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What would you normally do in five minutes? Pop the kettle on? Text a friend? Update your Facebook status?


This year, NHS England in West Yorkshire is asking all eligible women aged 25-64 to take five minutes to undergo something which could save their lives – a cervical screening test.


With Cervical Screening Awareness Week (Monday 15 to Sunday 21 June) approaching, there’s never a better time to ensure this is the year for women to make sure they take up the offer of a cervical screening. With research[1] showing that 22% of women in England are not attending a cervical screening, NHS England is emphasising the importance of attending to spot the signs early.


Latest research[2] from the Health and Social Care Information Centre (HSCIC) has shown that the number of women attending a screening across West Yorkshire has decreased. In Leeds, 79.5% of women were screened in 2013 compared to 78.4% in 2014.


NHS England in West Yorkshire is working locally with NHS partners and local authorities and is supporting the cervical cancer charity Jo’s Cervical Cancer Trust to ensure that 2015 is the year for women to take the positive step and help to stop cervical cancer in its tracks.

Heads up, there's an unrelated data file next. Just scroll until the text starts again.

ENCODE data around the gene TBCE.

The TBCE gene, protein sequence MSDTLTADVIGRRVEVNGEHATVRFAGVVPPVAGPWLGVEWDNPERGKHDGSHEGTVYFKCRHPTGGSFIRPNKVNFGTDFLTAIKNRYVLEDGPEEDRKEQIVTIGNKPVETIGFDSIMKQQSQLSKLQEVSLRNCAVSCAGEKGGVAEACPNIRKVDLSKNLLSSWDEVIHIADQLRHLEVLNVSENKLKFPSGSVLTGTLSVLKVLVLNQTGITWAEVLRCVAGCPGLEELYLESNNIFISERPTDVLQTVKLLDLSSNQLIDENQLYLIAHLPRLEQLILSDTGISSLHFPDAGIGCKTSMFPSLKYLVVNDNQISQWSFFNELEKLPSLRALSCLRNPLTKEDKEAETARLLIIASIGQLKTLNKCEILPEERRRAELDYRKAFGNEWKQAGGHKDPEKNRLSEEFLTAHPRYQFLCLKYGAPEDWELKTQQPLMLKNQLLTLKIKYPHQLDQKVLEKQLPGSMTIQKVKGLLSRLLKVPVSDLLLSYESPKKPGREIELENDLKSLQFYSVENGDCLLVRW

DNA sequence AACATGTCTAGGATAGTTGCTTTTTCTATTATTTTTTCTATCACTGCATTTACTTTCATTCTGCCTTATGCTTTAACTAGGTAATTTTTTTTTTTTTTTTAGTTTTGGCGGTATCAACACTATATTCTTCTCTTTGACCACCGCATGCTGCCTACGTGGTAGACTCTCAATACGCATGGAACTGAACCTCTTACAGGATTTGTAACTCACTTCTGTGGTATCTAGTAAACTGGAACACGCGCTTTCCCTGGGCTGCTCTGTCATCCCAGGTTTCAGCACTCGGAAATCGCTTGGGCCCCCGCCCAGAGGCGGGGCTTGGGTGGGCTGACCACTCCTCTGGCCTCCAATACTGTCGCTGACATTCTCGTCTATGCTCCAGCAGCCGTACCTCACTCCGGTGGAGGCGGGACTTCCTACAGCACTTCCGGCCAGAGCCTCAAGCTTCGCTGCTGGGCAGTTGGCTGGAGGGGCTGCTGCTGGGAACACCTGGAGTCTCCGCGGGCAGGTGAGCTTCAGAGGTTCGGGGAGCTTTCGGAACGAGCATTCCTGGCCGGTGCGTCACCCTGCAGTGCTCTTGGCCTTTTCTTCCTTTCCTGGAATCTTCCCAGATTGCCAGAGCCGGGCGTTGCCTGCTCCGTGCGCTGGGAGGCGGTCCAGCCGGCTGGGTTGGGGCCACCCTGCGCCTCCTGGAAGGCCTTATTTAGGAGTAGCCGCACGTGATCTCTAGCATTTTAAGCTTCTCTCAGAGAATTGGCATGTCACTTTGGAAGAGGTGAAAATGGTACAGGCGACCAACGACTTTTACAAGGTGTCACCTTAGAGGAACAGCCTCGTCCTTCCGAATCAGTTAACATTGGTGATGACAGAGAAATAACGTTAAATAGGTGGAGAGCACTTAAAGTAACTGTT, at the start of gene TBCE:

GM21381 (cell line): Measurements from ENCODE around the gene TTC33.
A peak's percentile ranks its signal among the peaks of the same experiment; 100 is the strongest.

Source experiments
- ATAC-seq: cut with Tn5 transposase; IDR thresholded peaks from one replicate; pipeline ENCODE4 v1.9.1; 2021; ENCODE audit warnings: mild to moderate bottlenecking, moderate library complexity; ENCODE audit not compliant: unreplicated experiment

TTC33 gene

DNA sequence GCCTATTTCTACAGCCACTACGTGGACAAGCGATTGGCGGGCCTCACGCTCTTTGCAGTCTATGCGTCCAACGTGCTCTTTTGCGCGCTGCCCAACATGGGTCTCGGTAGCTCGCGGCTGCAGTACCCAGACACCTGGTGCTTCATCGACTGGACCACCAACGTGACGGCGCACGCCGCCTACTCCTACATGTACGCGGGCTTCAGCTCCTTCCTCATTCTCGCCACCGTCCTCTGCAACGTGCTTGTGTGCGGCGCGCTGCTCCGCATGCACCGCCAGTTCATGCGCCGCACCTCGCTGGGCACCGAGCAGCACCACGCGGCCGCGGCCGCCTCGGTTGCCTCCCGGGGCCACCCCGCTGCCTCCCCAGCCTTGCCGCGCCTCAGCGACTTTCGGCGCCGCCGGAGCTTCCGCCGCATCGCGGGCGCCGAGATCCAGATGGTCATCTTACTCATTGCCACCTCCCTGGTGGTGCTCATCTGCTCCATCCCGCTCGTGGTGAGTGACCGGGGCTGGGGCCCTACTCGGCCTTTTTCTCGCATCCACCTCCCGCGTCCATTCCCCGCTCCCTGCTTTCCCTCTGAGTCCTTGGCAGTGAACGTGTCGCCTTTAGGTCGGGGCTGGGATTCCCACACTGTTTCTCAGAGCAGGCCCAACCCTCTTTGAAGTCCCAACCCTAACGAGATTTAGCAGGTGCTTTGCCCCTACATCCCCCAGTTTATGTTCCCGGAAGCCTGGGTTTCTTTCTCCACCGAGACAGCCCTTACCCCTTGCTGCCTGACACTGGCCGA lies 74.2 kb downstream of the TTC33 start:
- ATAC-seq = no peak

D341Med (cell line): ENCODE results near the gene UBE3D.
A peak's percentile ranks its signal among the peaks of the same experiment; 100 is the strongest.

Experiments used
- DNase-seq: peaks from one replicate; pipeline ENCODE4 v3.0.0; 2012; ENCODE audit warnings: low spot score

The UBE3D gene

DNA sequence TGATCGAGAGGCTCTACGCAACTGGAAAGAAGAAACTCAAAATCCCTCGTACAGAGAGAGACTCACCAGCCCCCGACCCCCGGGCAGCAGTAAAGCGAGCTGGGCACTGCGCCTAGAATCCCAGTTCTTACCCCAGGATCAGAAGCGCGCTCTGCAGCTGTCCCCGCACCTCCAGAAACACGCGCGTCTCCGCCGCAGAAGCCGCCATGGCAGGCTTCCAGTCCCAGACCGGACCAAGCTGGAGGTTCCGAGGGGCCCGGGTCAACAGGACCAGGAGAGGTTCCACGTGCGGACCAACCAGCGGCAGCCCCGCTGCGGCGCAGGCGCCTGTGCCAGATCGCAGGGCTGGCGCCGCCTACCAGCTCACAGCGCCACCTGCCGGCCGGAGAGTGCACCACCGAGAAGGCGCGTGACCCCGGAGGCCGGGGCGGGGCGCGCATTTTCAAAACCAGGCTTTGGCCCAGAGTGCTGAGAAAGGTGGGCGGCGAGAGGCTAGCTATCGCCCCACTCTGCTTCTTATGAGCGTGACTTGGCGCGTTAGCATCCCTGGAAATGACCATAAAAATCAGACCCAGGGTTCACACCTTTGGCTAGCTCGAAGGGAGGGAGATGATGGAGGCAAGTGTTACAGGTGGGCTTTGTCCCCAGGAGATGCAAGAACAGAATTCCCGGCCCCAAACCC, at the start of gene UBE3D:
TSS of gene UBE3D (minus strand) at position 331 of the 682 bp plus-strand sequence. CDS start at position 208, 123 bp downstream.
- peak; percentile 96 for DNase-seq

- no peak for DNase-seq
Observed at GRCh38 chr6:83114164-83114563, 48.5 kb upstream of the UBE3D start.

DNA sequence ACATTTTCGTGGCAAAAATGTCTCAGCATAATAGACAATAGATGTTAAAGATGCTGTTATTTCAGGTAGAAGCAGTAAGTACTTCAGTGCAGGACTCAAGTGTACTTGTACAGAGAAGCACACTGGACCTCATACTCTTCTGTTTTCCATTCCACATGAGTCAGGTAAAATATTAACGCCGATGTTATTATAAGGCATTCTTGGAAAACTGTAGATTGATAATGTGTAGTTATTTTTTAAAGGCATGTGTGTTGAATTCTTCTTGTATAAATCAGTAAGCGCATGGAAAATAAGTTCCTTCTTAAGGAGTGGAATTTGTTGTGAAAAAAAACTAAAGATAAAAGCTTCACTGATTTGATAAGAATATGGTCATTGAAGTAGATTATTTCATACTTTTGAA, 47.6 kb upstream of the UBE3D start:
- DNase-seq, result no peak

Dr Yasmin Khan – Associate Medical Director, Yorkshire and the Humber, said:

“We understand that any type of medical testing can be daunting, but a cervical screening test is a prime example of how a quick, painless test can save your life.


“We would like to encourage all women aged 25-64 who are eligible for the test to take up the offer and ensure they stay healthy.”


Cervical screening is a method of detecting abnormal cells on the cervix - the entrance to the womb. While some women may find the procedure embarrassing, for most it’s quick and painless.


Robert Music, Chief Executive Jo’s Cervical Cancer Trust, said: “Every day we see the devastating impact a cervical cancer diagnosis has on women and their family and friends. For those who were diagnosed after delaying their routine screening, knowing that cervical cancer could have been prevented is tragic.


“The statistics showing that screening uptake in West Yorkshire has decreased for every age group are very concerning. It is estimated that the cervical screening programme saves around 4,500 lives in England every year. I urge all eligible women in the area to take up their screening invitation when invited, it could save their life.”


To find out more about Cervical Screening Awareness Week visit the Jo’s Cervical Cancer Trust website




Note to editors


  • NHS England is the body which leads the NHS in England. Its main aim is to improve the health outcomes for people in England, and it sets the overall direction and priorities for the NHS as a whole.
  • For further information, please e-mail or ring 0113 825 3231.
  • Further information on cervical screening can be found on the NHS Choices website.
  • Jo’s Cervical Cancer Trust is the only UK charity dedicated to women and their families affected by cervical cancer and cervical




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